Moscow orchestra shines in all-Russian program

Moscow State Symphony Orchestra
Palm Beach Daily News

Russian-American political relations have not been very cordial lately, but American audiences still love a good Russian orchestra.
The Moscow State Symphony Orchestra did not disappoint as it appeared as part of the Kravis Center’s Regional Arts Series on Wednesday afternoon with an all-Russian program, featuring pianist Dmitry Masleev.

The program began with Sergei Rachmaninoff’s seldom-heard tone poem Utyos (The Rock), Op. 7. This is a splendid early work by the composer that deserves more performances. Rachmaninoff dedicated the piece to his teacher, Nicolai Rimsky-Korsakov, whose influence is keenly heard in the colorful wind writing and lush string sounds.

The only piece on the program that was familiar to most of the audience was Pyotr Tchaikovsky’s First Piano Concerto, admirably executed by Masleev. Masleev handled all the virtuosic fireworks as well as one would expect from the 2015 winner of the Tchaikovsky Competition, but he also carried all the varying moods of the work with breathtaking mastery.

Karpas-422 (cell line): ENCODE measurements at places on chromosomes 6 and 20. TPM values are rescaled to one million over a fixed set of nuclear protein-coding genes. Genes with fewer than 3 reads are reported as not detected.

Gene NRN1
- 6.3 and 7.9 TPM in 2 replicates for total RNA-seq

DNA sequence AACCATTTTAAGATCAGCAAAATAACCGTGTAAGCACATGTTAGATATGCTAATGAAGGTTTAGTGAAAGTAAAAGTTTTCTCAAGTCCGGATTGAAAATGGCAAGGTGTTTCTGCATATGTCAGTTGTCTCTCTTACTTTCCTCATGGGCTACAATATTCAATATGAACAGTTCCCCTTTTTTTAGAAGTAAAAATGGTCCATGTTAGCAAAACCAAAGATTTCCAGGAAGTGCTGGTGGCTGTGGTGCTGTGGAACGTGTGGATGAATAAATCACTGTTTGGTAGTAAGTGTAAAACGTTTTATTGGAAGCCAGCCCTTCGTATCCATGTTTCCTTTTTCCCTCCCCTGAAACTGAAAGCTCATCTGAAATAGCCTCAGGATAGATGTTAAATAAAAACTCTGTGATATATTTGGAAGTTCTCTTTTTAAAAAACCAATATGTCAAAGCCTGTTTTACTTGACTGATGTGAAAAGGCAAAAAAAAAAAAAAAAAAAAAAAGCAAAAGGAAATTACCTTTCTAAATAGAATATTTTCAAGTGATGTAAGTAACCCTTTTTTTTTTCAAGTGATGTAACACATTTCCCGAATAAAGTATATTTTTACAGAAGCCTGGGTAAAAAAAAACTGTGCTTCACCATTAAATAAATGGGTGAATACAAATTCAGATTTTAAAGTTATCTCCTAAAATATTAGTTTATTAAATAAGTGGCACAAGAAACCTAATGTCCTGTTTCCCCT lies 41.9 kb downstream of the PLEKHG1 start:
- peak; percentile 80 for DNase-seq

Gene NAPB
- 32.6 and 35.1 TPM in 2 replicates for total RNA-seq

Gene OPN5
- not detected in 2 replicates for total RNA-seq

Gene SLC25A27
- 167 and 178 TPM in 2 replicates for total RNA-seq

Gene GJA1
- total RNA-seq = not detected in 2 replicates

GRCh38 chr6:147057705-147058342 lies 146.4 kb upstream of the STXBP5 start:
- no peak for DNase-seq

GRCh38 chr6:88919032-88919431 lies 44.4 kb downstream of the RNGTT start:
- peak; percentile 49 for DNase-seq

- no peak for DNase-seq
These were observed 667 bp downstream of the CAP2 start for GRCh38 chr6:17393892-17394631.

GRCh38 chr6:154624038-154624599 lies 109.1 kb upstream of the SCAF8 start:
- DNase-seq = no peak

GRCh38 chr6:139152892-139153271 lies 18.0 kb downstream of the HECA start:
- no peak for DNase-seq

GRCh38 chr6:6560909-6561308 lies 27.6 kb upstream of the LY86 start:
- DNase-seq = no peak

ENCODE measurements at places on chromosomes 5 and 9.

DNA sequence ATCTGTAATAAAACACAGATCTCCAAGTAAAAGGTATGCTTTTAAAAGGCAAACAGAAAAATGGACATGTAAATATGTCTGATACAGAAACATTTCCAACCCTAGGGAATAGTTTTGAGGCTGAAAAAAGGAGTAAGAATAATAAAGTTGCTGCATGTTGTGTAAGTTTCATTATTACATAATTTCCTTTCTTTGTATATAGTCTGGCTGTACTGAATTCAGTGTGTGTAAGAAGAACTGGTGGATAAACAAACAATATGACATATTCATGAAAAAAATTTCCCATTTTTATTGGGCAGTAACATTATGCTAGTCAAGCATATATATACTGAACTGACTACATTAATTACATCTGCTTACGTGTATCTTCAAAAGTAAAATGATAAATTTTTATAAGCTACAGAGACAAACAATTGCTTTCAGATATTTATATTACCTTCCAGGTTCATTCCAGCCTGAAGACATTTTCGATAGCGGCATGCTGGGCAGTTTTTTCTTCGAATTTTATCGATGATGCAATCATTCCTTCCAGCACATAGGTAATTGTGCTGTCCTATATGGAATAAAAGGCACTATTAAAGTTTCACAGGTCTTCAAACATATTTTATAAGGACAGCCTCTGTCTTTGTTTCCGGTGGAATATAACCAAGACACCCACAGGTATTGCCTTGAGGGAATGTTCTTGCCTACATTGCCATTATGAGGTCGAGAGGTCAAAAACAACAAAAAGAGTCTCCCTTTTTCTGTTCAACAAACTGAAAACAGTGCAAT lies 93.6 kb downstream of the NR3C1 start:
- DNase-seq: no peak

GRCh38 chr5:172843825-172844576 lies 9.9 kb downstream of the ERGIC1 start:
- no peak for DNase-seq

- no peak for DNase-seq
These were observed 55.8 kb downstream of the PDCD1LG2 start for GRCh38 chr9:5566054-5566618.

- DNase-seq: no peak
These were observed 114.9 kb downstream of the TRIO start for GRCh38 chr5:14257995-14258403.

The pianist obliged the enthusiastic applause with a lovey encore of Elegy, from Dmitri Shostakovich’s Suite No. 3 from his ballet music to The Human Comedy.

The program concluded with Alexander Scriabin’s Symphony No. 2 in C Minor, Op. 29, another work not frequently heard in the United States. The symphony has been popular in Russia since its premier in 1902, but it has been slow to gain acceptance abroad.

The symphony is set in five movements, but the andante third movement dominates the work. Scriabin’s influences are clear as one hears echoes of Tchaikovsky and even Gustav Mahler. It is a complex work with motives forming and carrying on into subsequent movements, but the work does not benefit from easily perceptible tunes, which could draw the listener to its inner riches.

Scriabin’s symphony also lacks a sense of the “inexorable.” His contemporaries, Mahler and Jean Sibelius, were masters at working with dense material and creating a sense that the grand finale was inevitable. Scriabin has a grand, brassy march, but it seems to appear out of nowhere and is reprised at least one too many times. Still, the orchestra’s performance of the work is likely the finest that an American audience will hear.
Read the rest of the review here